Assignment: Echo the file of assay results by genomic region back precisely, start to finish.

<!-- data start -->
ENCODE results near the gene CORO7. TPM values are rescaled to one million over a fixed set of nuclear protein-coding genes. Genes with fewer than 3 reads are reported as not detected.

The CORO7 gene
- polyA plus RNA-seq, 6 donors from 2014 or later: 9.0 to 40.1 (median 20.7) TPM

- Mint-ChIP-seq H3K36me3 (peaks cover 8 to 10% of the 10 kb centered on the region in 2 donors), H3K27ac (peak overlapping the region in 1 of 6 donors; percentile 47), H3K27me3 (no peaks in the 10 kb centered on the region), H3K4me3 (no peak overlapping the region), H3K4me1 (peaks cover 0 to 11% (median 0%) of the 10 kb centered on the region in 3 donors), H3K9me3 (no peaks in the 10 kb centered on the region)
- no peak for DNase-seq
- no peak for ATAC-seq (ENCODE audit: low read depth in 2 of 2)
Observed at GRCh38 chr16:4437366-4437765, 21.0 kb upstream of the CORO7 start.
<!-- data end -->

ENCODE results near the gene CORO7. TPM values are rescaled to one million over a fixed set of nuclear protein-coding genes. Genes with fewer than 3 reads are reported as not detected.

The CORO7 gene
- polyA plus RNA-seq, 6 donors from 2014 or later: 9.0 to 40.1 (median 20.7) TPM

- Mint-ChIP-seq H3K36me3 (peaks cover 8 to 10% of the 10 kb centered on the region in 2 donors), H3K27ac (peak overlapping the region in 1 of 6 donors; percentile 47), H3K27me3 (no peaks in the 10 kb centered on the region), H3K4me3 (no peak overlapping the region), H3K4me1 (peaks cover 0 to 11% (median 0%) of the 10 kb centered on the region in 3 donors), H3K9me3 (no peaks in the 10 kb centered on the region)
- no peak for DNase-seq
- no peak for ATAC-seq (ENCODE audit: low read depth in 2 of 2)
Observed at GRCh38 chr16:4437366-4437765, 21.0 kb upstream of the CORO7 start.